In particular with the sanctions, they are incredibly costly for Europe.
And this is the main point. If they were aiming at something feasible, we could say, ‘Well, that is an investment in a new peace agreement’. But if they are aiming at something that is not feasible, like Ukraine’s military victory over Russia in Crimea, which Zelensky announces as his war aim almost every day now, then we have to consider these are costs without benefits, and the cost is enormous for Europe. Europe has basically put itself into an economic tailspin, and the biggest loser of all is Germany.
What do you think about the policy of the German government?
The German economy is so big that it is going to bring down Central and Eastern Europe along with it to an important extent, and the sanctions regime is a big part of that, because it is basically saying that we won’t take the energy that keeps our economy functioning. Europe scrambles for some other means, but the fact of the matter is that it is driving Europe into real severe economic decline, and even larger industrial decline. We don’t know the bottom of it right now, but I think it’s extremely serious. It’s not a tactic that aims at a realistic outcome—it’s a cost without return, and therefore, I would really rethink the whole strategy in a fundamental way. Of course, everything has been exacerbated by the destruction of the Nord Stream Pipeline.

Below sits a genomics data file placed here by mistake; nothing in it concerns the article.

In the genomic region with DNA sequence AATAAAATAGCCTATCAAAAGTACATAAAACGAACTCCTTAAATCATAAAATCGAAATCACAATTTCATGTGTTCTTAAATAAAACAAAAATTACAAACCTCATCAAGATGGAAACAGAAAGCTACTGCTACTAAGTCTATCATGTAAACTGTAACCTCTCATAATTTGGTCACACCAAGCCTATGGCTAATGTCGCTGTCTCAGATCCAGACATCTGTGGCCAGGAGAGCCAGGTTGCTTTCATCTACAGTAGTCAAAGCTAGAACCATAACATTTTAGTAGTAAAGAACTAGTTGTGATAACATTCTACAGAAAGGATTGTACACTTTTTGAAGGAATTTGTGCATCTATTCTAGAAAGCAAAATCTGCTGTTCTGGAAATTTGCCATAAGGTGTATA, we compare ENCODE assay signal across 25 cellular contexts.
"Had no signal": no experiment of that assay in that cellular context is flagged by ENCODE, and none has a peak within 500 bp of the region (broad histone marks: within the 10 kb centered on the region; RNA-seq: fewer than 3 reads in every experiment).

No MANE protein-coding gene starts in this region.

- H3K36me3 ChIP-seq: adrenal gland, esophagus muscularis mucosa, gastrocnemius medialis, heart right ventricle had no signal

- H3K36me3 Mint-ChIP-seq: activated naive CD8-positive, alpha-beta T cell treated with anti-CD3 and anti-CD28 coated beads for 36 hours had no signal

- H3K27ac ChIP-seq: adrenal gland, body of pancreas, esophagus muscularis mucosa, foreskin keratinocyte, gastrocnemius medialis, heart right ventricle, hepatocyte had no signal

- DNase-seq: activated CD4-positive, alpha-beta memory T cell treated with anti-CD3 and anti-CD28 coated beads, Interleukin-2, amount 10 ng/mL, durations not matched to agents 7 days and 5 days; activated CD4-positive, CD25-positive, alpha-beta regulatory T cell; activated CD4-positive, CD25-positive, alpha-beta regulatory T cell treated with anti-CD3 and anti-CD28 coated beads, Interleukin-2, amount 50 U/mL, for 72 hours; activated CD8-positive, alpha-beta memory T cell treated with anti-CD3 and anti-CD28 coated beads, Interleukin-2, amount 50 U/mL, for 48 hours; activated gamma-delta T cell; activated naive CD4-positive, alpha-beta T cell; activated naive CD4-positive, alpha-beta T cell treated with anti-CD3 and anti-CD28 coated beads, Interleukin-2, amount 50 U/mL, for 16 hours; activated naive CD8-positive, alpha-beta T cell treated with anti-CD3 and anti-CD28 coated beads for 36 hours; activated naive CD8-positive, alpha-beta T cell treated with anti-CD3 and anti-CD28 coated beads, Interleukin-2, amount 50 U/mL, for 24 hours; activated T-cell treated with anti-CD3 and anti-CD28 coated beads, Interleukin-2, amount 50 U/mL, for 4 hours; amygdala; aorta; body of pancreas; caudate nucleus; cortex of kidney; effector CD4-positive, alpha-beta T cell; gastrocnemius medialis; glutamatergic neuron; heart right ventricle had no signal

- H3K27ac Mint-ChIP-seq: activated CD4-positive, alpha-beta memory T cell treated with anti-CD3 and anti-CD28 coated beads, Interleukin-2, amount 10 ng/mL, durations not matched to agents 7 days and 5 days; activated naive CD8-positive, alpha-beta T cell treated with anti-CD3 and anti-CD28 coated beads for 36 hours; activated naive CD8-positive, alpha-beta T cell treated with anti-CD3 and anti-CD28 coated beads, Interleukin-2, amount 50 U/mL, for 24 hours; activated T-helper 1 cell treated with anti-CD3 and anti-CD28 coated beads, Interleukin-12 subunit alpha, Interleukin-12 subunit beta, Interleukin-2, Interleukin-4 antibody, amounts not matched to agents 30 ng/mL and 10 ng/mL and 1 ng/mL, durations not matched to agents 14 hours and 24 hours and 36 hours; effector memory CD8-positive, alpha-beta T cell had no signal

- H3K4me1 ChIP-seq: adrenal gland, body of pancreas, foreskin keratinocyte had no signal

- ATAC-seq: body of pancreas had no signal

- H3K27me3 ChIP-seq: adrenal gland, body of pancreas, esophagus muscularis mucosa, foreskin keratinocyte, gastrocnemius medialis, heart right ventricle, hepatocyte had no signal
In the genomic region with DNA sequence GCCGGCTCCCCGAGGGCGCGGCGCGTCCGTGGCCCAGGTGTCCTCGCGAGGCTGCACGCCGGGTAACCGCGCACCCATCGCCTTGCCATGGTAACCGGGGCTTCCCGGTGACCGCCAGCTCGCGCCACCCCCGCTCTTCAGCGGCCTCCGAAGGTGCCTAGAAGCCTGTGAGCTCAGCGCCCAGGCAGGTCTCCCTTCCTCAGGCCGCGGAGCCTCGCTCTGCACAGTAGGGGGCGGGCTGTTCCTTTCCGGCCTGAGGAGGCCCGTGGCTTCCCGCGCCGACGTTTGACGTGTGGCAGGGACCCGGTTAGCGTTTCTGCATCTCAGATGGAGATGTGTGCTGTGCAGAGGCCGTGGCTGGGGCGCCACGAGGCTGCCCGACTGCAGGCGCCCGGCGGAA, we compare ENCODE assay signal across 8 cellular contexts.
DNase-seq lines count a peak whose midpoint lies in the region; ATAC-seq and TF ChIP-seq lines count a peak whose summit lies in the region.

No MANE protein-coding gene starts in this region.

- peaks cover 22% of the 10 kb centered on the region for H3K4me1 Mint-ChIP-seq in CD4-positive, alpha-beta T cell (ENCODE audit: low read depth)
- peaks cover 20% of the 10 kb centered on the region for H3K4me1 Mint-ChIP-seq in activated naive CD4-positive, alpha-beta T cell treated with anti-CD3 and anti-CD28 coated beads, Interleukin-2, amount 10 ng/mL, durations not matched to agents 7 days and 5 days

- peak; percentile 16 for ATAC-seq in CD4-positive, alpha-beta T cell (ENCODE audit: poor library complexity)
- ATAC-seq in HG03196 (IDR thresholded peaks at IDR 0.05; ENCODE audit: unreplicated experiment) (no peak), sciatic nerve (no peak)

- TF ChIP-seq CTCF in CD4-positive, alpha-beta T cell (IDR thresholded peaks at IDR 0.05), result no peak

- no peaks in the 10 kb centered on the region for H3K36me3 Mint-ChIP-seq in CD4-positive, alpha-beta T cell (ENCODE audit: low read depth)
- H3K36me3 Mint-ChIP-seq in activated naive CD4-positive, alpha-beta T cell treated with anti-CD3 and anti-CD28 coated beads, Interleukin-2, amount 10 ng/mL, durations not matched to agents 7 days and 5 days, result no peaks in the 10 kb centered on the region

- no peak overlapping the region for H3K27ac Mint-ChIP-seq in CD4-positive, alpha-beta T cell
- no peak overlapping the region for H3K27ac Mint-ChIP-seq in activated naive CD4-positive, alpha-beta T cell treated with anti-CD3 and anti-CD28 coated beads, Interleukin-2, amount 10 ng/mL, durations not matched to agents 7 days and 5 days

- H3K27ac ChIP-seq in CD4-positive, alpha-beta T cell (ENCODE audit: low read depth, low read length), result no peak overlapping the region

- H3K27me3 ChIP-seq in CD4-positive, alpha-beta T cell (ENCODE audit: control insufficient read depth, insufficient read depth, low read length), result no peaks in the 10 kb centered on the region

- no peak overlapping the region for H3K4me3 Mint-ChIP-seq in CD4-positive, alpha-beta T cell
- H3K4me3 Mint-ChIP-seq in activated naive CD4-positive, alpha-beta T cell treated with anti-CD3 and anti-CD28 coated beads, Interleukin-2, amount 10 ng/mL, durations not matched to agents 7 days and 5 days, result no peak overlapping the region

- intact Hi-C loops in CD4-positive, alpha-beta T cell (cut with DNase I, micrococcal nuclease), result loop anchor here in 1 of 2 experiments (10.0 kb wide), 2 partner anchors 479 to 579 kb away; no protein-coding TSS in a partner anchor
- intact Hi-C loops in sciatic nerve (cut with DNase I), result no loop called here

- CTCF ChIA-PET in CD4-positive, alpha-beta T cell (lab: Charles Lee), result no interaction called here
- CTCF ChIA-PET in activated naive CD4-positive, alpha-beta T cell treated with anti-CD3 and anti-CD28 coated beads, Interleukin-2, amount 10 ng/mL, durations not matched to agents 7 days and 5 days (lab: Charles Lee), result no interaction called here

Who do you think blew up the pipeline?
I think it’s likely that the US did it, or the US and its friends;
maybe it was UK divers, maybe Polish divers, or somebody else, but definitely it’s a US action, together with others. I should say,